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Overall Rating

Worth A Look: 16.67%
Average: 12.5%
Pretty Bad: 4.17%
Total Crap: 2.08%

1 review, 42 user ratings

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Saturday Night Fever
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by Collin Souter

"Thank God it's not 'Thank God It's Friday'"
5 stars

It starts with a strut. To the rhythm of one of the most recognizable bass lines ever recorded (Staying Alive, by the Bee-Gees), Tony Monero walks down the streets of Brooklyn wearing mostly black, save for a red buttoned shirt. He carries a paint can and as the camera pans up, we see that he doesn"t look at us, but to his right and with a slight smirk across his face. Part swagger, part confidence, all attitude. By the look of this shot, we can see this guy can part waters with just a walk through the door. He enters and all eyes fixate on him. Because he has charisma. Because he's cool. But mostly, because he can dance. So, what's with the paint can?

Tony Monero works at a hardware store and one might interpret the can of paint represents that which holds Tony down. Without the paint can and the dead-end job that goes with it, Tony is a star at a dance club. Without the fancy clothes and brooding exterior, he's the son of working class parents facing troubled times. Yet, Tony knows no identity. His friends look up to him without really seeing him. When we see him, we see an arrogant, sexist, obnoxious narcissist. Yet, John Travolta managed to pull off an incredible feat: He made Tony Monero sympathetic..

"Saturday Night Fever"--a cultural phenomenon when released in 1977 despite an ensuing disco backlash--holds up beautifully today and part of it has to do with its vulgarity. The screenplay as written would never get made today, with its openly racist and hateful characters. Tony Monero has so little going for him both as a person and a hero that the movie will likely take one aback with its approach to its central character, especially in this PC climate. It's a thoroughly believable, uncompromising performance from Travolta that gives this movie its complexity and depth.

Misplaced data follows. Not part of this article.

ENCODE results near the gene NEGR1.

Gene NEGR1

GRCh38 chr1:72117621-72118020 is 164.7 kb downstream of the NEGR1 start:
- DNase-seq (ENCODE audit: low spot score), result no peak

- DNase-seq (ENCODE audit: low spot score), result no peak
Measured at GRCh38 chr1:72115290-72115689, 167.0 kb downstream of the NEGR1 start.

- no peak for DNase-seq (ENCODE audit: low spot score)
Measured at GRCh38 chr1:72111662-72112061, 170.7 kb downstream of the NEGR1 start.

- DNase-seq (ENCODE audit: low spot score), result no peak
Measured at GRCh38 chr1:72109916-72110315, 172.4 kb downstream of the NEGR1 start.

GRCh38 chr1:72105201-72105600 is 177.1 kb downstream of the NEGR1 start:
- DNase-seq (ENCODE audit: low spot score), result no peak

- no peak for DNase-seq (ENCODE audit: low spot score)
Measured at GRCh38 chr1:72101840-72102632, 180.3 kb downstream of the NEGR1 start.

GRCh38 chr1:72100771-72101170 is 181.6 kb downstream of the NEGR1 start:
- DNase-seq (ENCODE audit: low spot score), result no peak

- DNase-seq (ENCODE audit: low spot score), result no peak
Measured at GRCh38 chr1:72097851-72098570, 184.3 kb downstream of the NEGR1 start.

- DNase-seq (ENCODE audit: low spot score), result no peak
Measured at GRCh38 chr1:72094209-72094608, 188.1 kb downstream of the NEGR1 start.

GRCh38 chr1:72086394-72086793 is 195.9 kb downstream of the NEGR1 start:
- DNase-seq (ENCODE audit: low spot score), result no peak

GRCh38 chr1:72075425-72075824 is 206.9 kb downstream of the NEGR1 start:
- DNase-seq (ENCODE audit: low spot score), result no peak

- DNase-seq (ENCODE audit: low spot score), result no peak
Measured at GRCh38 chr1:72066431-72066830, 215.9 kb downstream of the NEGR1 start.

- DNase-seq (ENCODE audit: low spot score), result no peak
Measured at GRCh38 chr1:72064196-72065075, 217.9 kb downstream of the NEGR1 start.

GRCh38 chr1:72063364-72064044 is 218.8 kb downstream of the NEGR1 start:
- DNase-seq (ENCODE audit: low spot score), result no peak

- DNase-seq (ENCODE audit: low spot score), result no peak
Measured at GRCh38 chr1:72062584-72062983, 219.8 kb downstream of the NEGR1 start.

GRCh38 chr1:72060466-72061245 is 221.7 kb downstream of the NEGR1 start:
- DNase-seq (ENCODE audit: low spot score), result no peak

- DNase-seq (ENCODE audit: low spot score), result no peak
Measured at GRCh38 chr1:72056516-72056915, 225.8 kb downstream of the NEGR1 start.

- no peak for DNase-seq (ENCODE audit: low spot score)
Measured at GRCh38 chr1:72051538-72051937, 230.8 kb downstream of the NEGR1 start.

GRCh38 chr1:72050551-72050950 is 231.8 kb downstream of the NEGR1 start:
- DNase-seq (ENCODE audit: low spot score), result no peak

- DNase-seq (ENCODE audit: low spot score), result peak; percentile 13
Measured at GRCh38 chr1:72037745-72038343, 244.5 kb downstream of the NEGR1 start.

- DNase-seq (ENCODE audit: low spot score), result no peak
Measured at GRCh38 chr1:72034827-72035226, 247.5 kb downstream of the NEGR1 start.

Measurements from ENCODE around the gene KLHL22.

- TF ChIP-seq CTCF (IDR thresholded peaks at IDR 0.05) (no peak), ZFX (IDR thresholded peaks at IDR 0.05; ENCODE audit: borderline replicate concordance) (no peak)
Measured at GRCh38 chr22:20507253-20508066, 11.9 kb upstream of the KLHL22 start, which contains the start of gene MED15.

With Tony as its anti-hero, "Saturday Night Fever" did more than just encapsulate an underground (at the time) dance/musical movement, but also called attention to the dead-end prospects that went along with the nightclub disco culture once it consumed people. It depicts all the drug-taking, the loose sexuality and the misogyny that goes with a Saturday night at the 2001 Odyssey, the club where Tony and his buddies hang out.

They enter and get their own regular table. Tony has his share of groupies who "love to watch [him] dance!" When one woman asks Tony if she can wipe his brow, Tony doesn't think twice about the offer. His friends gape in wonderment at Tony's power over women, but today's audience will probably look on in horror as the women's movement takes another twenty-year back-peddle.

Take, for instance, the character of Annette (Donna Pescow), a voluptuous groupie that has a mostly-off relationship with Tony. His interest in her doesn't extend beyond the likelihood of her spreading her legs for him in the back seat of his friend's car. When she finally succumbs to his urges, neither of them have birth control. Tony's reply: "Forget it, then. Just give me a blowjob." Later in the movie, when this character asks Tony, "Why are you always mean to me? All I ever did was like you," Tony ponders for a moment then dismisses her plea with a simple "Gimme a break."